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On the supposed distinction between culture and religion: A comment on Sir James Munby’s decision in the matter of B and G (children)

On the supposed distinction between culture and religion: A comment on Sir James Munby’s decision in the matter of B and G (children)

By Brian D. Earp (@briandavidearp)

Introduction

What is the difference between ‘culture’ and ‘religion’ … ? From a legal standpoint, this question is important: practices which may be described as being ‘religious’ in nature are typically afforded much greater protection from interference by the state than those that are understood as being ‘merely’ cultural. One key area in which this distinction is commonly drawn is with respect to the non-therapeutic alterations of children’s genitals. When such alteration is done to female children, it is often said to be a ‘cultural’ practice that does not deserve legal protection; whereas, when it is done to male children, it is commonly said to be a ‘religious’ practice – at least for some groups – and must therefore not be restricted (much less forbidden) by law.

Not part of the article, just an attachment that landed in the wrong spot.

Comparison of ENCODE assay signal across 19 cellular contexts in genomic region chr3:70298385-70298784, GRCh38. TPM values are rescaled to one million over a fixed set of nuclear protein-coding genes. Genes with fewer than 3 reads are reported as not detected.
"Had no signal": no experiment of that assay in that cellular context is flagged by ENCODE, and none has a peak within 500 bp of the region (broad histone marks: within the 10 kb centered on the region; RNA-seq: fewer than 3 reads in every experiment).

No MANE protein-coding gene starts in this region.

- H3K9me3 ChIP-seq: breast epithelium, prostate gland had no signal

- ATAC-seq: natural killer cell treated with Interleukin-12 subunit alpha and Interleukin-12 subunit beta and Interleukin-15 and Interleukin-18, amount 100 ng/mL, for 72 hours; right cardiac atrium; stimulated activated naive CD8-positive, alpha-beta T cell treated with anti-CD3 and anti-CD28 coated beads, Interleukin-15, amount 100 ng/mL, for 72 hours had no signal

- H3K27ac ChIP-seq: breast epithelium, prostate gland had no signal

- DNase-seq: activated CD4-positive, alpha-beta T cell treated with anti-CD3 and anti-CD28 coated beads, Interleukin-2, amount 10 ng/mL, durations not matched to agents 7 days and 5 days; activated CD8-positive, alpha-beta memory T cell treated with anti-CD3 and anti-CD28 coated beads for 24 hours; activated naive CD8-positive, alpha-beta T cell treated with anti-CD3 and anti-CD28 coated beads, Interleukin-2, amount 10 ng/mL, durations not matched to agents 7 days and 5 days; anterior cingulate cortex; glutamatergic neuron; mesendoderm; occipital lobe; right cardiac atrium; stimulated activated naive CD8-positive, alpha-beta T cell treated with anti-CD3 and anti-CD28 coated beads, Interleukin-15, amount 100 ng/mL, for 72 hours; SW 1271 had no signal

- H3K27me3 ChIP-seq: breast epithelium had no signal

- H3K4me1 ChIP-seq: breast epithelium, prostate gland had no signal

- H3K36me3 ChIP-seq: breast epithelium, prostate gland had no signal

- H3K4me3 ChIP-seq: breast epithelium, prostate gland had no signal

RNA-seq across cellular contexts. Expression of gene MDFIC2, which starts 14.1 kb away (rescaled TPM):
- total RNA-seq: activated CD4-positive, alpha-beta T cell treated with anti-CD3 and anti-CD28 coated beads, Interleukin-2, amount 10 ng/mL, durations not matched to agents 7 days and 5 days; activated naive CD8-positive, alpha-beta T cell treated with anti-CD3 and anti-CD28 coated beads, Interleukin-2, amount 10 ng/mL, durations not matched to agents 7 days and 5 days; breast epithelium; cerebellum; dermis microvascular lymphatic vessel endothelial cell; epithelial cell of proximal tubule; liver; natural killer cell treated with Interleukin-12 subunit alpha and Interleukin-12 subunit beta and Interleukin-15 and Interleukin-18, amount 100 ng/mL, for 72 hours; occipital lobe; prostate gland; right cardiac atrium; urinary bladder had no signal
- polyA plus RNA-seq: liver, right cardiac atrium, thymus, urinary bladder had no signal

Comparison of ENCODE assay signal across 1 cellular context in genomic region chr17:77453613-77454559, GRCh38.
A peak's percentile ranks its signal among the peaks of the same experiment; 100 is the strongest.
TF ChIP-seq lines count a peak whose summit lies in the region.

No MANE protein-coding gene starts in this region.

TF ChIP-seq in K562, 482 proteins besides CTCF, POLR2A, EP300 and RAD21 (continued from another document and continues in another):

Is this a valid distinction?

Background

First, a little background. Last month, a senior British judge — Sir James Munby — handed down a landmark decision concerning ‘female genital mutilation’ or ‘FGM’ (Munby, 2015). In it, he avers that even ‘minor’ forms of ‘FGM’ – such as ritual nicking of the clitoral hood, which does not remove any tissue – constitute ‘significant harms’ in the eyes of the law. As I have argued previously on this blog (Earp, 2014a), as well as elsewhere (Earp, 2013; Earp, 2015; Earp, in press; Earp, under review; Earp & Darby, 2014), such a view has serious implications for the practice of male circumcision.

The views, opinions and positions expressed by these authors and blogs are theirs and do not necessarily represent that of the Bioethics Research Library and Kennedy Institute of Ethics or Georgetown University.